You are to give him the name Jesus, because he will save his people from their sins. (Matthew 1:21)
The name Jesus becomes meaningful when we see how it fits so perfectly with what the prophets predicted. They prophesied that the Messiah would bring God's salvation. The prophet Isaiah foretold that the Messiah will "bring my salvation to the ends of the earth". (Isaiah 49:6 see also Zechariah 9:9-10) It is not surprising, therefore, to find that the name Jesus means "God's salvation" (or 'the Lord saves').
It seems wise and fitting that God should imprint His purpose on the life of Messiah at the time of his birth by giving him a name which confirms exactly that purpose. Others foresaw that Messiah would bring salvation, but what about Jesus himself? Did he regard himself as Savior?
We read in Luke 19 how Jesus encountered a notorious swindler named Zacchaeus. Christ's influence on him was so strong that he renounced his sinful way of life. Jesus responded to this humble confession saying,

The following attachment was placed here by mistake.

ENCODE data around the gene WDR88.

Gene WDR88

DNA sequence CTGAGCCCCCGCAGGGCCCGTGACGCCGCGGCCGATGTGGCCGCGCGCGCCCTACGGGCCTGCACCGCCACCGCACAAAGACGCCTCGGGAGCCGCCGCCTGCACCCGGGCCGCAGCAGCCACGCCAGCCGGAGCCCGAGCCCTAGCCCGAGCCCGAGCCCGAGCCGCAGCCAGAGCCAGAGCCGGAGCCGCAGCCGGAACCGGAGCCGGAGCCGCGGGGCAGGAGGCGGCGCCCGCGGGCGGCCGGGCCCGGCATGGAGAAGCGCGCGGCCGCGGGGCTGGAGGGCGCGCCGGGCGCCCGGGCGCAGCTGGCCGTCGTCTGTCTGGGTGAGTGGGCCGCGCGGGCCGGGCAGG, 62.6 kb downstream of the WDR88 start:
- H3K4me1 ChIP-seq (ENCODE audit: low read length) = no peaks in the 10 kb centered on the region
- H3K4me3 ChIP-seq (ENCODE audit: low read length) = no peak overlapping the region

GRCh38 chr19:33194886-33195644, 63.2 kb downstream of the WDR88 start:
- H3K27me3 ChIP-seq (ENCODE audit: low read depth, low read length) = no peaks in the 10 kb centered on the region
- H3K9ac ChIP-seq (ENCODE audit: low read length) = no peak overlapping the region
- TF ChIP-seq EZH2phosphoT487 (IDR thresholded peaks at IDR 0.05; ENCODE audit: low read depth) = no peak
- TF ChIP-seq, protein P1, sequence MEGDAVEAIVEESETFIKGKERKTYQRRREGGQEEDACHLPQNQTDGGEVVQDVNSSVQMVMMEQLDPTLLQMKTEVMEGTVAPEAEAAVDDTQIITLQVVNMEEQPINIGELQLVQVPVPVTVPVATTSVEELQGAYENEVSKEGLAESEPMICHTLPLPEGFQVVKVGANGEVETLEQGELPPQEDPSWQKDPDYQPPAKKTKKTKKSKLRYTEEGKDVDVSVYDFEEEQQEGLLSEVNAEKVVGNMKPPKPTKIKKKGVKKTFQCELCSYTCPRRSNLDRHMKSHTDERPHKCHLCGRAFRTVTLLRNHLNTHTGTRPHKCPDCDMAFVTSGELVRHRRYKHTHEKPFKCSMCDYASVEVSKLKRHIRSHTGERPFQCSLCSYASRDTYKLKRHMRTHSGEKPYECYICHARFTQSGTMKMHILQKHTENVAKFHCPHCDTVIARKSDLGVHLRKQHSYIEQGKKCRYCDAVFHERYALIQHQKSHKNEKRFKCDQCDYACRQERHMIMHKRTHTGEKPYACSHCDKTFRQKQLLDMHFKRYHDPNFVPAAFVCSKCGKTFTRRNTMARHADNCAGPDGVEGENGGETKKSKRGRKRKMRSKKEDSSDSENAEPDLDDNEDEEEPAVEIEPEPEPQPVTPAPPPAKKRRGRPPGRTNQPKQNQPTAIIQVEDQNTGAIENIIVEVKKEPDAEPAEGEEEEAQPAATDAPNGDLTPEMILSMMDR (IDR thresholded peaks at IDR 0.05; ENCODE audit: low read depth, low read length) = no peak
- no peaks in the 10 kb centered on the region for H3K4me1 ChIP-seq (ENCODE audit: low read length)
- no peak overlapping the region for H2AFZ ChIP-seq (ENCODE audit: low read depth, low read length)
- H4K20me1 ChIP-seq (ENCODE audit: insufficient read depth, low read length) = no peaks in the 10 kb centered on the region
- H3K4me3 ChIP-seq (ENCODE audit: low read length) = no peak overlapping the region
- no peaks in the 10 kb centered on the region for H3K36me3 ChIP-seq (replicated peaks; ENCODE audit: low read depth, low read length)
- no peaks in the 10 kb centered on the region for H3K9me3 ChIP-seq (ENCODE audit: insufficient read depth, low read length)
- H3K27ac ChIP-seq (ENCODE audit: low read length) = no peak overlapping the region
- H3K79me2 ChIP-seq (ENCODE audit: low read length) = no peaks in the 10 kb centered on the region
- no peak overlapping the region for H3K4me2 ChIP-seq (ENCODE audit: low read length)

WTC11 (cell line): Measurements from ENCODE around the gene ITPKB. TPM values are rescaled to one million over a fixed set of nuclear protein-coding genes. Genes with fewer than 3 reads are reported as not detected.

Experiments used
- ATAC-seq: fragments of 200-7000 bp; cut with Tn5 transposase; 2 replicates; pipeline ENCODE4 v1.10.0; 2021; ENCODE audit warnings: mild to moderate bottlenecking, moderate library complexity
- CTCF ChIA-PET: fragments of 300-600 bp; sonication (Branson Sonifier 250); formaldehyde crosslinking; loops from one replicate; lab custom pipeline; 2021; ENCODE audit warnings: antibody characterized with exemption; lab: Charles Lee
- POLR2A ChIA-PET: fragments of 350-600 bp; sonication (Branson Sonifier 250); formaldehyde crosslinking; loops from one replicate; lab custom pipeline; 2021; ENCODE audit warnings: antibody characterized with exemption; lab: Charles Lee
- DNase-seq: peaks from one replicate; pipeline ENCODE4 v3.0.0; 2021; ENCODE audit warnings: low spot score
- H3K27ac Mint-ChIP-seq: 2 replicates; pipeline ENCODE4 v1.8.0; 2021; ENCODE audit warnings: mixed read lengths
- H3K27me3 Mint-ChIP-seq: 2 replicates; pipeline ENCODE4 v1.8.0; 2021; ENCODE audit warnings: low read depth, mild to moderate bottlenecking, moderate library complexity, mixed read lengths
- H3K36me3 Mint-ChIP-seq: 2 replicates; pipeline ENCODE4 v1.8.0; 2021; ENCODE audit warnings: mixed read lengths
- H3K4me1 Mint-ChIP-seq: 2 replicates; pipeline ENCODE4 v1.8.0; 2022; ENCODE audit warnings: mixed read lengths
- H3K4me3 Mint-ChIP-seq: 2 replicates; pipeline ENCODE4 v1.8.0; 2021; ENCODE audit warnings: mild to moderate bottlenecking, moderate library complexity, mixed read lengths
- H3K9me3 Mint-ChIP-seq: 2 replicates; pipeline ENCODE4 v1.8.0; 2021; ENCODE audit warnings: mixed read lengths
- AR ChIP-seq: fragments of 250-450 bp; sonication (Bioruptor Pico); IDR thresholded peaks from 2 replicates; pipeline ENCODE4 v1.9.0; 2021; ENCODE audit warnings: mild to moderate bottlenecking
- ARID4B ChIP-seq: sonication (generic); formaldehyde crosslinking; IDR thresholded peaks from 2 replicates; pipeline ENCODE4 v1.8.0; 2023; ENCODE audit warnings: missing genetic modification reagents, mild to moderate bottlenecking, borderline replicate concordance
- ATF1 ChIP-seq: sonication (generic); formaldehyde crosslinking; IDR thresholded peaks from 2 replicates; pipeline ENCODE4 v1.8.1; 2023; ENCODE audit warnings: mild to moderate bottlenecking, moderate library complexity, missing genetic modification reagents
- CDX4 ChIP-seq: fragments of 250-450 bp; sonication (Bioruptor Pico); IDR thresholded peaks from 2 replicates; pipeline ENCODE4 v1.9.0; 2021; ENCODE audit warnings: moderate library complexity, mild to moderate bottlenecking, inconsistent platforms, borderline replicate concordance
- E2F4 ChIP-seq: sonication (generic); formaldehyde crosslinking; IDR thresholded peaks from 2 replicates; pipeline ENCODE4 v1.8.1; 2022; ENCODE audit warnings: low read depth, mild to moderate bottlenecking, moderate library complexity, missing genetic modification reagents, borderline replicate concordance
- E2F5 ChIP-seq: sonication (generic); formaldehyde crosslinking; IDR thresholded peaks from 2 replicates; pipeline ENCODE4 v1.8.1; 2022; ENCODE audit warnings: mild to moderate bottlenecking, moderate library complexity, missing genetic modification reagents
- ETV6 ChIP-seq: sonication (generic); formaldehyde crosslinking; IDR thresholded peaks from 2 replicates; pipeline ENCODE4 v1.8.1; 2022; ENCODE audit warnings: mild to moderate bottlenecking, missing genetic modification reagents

Today salvation has come to this house, because this man, too, is a son of Abraham. For the Son of Man came to seek and to save what was lost. (Luke 19:9,10)
On another occasion Jesus said that he "did not come to judge the world but to save it." (John 12:47) Most of the Samaritans in a town called Sychar confessed that Jesus Christ “really is the Saviour of the world”. (John 4:42) The name Jesus makes perfect sense and fits with the title “cornerstone”.
We have carefully pieced together a series of clues that point to Jesus as the centre-piece of God's plan to bring salvation. Since Jesus is the Savior of the world why would anyone turn to Muhammad for salvation? The Messiah is someone you can fully rely on. His life has no blemish or stain. You can be confident of his intercession and mediation for you. Jesus never sinned (not even once) so he doesn't need to request God for the forgiveness of his own sins. Muhammad, on the other hand, is not sinless. The Qur'an says he needs to be forgiven for his own sins (Surah 47:19). How can anyone rely on such a person when they know there's a sinless Savior?
As it is written,